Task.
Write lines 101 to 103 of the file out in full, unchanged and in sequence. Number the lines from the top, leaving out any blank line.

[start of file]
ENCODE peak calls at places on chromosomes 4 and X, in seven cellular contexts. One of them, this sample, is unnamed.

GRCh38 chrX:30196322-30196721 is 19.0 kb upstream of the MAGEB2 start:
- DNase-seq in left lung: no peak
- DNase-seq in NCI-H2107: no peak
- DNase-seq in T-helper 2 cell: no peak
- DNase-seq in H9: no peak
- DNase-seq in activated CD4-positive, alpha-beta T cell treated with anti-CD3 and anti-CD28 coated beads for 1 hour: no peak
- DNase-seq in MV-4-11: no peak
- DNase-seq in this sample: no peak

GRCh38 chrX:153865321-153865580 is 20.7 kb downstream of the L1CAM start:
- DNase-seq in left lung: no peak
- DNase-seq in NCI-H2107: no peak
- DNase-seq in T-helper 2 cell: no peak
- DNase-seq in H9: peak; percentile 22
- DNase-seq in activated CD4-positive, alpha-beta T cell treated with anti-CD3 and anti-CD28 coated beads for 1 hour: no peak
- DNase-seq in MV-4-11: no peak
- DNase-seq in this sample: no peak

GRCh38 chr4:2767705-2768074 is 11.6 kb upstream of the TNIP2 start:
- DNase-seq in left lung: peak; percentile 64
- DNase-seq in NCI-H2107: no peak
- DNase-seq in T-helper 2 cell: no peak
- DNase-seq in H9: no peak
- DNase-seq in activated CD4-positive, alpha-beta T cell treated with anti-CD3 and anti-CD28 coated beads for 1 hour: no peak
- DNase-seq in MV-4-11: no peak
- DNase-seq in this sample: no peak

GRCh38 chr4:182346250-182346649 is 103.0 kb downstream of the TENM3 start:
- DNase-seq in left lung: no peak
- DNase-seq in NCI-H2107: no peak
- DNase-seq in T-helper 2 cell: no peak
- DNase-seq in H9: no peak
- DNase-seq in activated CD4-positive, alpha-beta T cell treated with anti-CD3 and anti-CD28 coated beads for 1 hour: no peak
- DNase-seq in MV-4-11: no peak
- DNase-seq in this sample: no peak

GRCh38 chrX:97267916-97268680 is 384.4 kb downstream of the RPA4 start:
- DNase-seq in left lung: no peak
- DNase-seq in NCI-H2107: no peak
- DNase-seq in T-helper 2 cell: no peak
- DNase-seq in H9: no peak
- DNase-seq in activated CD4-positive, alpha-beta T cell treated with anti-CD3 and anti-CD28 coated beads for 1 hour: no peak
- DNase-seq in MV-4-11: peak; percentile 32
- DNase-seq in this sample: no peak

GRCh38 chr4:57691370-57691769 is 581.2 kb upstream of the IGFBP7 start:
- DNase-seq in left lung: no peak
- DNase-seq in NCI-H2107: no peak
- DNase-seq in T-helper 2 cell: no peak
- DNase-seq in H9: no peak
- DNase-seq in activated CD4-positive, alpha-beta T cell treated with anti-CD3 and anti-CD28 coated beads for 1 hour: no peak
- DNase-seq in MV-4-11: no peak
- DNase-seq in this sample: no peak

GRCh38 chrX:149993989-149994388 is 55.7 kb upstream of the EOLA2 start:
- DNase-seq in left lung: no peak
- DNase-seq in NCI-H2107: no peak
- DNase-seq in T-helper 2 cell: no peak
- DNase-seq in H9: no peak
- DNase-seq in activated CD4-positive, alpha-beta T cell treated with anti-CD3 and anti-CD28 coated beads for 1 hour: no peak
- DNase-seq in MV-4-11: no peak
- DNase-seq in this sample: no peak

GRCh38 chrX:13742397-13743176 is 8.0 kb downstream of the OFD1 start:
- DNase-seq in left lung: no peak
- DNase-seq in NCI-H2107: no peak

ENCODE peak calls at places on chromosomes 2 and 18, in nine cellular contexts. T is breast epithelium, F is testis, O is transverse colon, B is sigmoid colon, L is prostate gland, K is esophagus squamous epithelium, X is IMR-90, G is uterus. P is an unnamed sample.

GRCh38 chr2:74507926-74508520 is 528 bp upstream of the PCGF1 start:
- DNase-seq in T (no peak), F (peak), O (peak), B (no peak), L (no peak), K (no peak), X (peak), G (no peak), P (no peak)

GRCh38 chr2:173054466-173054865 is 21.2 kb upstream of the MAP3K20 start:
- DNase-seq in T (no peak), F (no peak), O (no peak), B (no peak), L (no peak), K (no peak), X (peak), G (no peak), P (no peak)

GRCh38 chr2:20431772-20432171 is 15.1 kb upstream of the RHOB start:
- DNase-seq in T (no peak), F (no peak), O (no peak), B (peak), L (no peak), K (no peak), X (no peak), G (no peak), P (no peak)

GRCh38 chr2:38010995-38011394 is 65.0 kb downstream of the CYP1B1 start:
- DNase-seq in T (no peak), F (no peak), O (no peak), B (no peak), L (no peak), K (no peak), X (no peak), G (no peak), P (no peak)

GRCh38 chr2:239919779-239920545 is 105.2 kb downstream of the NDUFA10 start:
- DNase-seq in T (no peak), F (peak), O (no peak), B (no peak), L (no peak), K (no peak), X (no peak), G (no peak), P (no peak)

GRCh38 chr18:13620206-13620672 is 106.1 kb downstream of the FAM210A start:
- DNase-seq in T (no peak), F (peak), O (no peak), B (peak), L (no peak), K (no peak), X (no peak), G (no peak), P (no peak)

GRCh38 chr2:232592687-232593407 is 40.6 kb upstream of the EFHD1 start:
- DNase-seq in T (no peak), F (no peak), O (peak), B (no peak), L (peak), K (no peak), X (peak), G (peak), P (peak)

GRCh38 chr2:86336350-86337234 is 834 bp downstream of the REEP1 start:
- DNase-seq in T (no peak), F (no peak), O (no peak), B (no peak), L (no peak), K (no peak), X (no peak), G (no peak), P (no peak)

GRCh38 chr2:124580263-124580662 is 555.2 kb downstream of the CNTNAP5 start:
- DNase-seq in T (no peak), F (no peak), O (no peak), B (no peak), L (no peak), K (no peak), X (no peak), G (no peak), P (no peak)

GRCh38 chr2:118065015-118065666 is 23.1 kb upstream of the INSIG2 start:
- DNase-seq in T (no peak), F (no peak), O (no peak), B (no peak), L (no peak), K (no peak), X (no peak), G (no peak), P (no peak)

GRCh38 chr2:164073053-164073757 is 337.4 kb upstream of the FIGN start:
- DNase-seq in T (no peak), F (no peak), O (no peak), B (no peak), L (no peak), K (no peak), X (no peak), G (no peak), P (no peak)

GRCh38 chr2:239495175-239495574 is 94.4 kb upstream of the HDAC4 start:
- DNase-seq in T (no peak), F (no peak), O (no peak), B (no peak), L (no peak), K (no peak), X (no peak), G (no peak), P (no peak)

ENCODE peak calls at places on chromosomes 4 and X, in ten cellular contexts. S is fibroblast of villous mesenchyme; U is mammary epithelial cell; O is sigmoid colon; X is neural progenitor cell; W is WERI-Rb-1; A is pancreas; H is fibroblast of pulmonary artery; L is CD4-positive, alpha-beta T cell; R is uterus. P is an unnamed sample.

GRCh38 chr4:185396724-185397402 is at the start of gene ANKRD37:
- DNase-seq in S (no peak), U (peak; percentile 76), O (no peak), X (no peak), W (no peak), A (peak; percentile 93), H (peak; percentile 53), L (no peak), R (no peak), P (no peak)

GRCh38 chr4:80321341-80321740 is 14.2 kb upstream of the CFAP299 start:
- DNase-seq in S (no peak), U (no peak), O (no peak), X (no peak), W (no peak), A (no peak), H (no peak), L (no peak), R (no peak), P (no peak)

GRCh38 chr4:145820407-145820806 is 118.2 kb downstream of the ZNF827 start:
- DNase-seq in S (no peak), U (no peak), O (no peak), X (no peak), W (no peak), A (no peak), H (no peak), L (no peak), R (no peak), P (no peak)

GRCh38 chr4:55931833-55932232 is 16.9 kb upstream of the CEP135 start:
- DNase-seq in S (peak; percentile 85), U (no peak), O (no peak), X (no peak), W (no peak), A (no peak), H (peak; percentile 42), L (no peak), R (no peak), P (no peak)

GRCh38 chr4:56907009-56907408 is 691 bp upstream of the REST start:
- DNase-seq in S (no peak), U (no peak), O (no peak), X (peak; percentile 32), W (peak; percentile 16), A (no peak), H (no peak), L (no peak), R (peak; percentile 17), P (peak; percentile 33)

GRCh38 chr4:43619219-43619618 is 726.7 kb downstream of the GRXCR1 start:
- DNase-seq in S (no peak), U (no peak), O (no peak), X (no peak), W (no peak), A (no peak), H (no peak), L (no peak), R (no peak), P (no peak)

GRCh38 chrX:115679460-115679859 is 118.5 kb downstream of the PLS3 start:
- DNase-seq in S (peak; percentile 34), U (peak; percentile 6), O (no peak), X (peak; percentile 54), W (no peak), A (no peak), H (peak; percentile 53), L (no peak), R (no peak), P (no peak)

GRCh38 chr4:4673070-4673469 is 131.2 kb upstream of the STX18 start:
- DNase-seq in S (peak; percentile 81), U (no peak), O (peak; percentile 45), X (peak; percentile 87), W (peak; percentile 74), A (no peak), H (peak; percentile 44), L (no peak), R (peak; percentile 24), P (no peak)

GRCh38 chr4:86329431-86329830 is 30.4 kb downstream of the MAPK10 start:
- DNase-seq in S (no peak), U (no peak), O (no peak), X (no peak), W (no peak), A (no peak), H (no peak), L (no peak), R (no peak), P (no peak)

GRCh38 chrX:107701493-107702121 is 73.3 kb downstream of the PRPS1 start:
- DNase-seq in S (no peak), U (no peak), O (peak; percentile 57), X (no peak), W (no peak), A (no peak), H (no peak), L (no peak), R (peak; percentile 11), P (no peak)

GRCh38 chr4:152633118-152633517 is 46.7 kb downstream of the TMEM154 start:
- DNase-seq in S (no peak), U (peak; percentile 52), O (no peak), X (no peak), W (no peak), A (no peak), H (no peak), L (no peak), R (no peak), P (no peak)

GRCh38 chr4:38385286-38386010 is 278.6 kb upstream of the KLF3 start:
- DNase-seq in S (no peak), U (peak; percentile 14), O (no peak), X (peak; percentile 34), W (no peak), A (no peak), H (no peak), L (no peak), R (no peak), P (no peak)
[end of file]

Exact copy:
GRCh38 chr4:4673070-4673469 is 131.2 kb upstream of the STX18 start:
- DNase-seq in S (peak; percentile 81), U (no peak), O (peak; percentile 45), X (peak; percentile 87), W (peak; percentile 74), A (no peak), H (peak; percentile 44), L (no peak), R (peak; percentile 24), P (no peak)

GRCh38 chr4:86329431-86329830 is 30.4 kb downstream of the MAPK10 start: